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Jaguri, A.; Al Thani, A.A.; Elrayess, M.A. The Metabolomics. Encyclopedia. Available online: https://encyclopedia.pub/entry/45719 (accessed on 24 April 2024).
Jaguri A, Al Thani AA, Elrayess MA. The Metabolomics. Encyclopedia. Available at: https://encyclopedia.pub/entry/45719. Accessed April 24, 2024.
Jaguri, Aayami, Asmaa A. Al Thani, Mohamed A. Elrayess. "The Metabolomics" Encyclopedia, https://encyclopedia.pub/entry/45719 (accessed April 24, 2024).
Jaguri, A., Al Thani, A.A., & Elrayess, M.A. (2023, June 16). The Metabolomics. In Encyclopedia. https://encyclopedia.pub/entry/45719
Jaguri, Aayami, et al. "The Metabolomics." Encyclopedia. Web. 16 June, 2023.
The Metabolomics
Edit

Metabolomics is a combined set of strategies to identify and quantify cellular metabolites using advanced analytical tools. This is typically achieved through the use of liquid or gas chromatography, which allows for the detection of individual metabolites through their specific mass-to-charge ratio (m/z) and their fragmentation in a mass spectrometer. By matching detected metabolites against databases of known metabolites, it is possible to identify the specific metabolites altered by exercise in a biological sample.

exercise metabolomics metabolites

1. Introduction

Exercise benefits every part of the human body and plays an important role in preventing chronic diseases. The effects of exercise are mediated by a complex process involving the activation of integrated body systems at the molecular and cellular levels. The growing use of metabolomics technologies in this field has made it possible to comprehensively study the exercise metabolome and understand the many benefits of exercise on the mental and physical wellbeing of humans. Tissues such as skeletal muscle, bone, and the liver were found to release metabolites into our blood [1][2] and are involved in pathways for respiration, lipolysis, and metabolic stress, helping to improve cardiovascular fitness and maintain muscle mass. In addition, metabolomics approaches helped identify the underlying mechanisms, pathways, and biomarkers involved in diseases and aging processes. For example, many exercise-induced metabolites were found to play key roles in the pathways involved in oxidative stress regulation, neurotrophic signaling, and autophagy, which were documented to positively influence a range of ailments including muscular aging, neurodegeneration, and heart disease [3][4][5][6]. Metabolomics is also a promising tool for the early diagnosis of diseases that cannot be treated, such as Alzheimer’s, helping to identify biomarkers and aiding in assessing therapeutic efficacy [7].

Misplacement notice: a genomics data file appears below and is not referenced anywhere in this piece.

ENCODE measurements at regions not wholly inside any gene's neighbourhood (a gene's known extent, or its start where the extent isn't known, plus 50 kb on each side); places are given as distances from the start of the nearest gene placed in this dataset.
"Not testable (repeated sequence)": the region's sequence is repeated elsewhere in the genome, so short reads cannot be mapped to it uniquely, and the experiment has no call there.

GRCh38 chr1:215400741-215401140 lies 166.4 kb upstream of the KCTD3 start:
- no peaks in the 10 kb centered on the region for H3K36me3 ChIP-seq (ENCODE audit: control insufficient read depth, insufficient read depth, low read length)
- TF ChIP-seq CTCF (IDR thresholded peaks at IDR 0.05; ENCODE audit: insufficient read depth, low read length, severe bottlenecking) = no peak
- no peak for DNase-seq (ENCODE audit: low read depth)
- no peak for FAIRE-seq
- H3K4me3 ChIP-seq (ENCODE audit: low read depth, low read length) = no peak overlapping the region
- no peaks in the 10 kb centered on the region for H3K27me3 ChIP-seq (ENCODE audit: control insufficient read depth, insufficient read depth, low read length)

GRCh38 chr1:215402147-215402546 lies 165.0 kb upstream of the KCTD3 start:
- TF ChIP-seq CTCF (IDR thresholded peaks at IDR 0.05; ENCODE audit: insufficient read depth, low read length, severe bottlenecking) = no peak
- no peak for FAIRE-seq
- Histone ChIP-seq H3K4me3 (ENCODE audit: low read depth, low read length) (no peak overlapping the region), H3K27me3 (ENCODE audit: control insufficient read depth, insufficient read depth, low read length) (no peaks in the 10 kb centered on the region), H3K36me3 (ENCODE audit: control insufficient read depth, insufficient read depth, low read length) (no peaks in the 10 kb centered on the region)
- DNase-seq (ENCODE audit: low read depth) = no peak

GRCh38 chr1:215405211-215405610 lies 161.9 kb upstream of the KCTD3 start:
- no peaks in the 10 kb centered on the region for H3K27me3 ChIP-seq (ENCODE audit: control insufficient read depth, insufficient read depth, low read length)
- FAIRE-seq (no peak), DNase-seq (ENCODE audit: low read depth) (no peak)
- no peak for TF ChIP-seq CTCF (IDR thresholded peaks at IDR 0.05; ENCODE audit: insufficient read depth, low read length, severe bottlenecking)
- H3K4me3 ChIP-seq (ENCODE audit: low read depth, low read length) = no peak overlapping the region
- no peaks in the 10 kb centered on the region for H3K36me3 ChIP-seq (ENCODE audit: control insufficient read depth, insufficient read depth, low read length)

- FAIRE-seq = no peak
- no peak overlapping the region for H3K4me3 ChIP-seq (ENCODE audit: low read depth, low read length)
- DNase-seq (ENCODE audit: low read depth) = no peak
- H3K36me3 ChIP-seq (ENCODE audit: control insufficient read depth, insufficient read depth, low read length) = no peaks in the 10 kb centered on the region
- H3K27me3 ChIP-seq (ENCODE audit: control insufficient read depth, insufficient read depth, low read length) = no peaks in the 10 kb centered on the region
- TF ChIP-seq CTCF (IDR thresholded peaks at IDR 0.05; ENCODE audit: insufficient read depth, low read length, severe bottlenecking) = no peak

Moreover, many of these exercise-induced changes can lead to long-term metabolic adaptations, as documented in studies on elite and professional athletes [1][8][9][10] as well as chronic exercise interventions [11][12][13]. In athletes, for example, years of training coupled with a unique genetic makeup result in significant metabolic adaptation specific to their type of sport: endurance training tends to increase mitochondrial content and the activity of oxidative enzymes [14], and resistance training is associated with increases in muscle fiber and increased glycolytic enzymes in skeletal muscle [15]. As this is an emerging field, there are potentially many underlying metabolic mechanisms that have yet to be uncovered; further elucidation of these processes could help to identify potential therapeutic targets for athletes and the general population as well as provide the crucial information needed for the optimal balance between exercise training and recovery, allowing exercise programs to be finely tailored to individuals and athletes.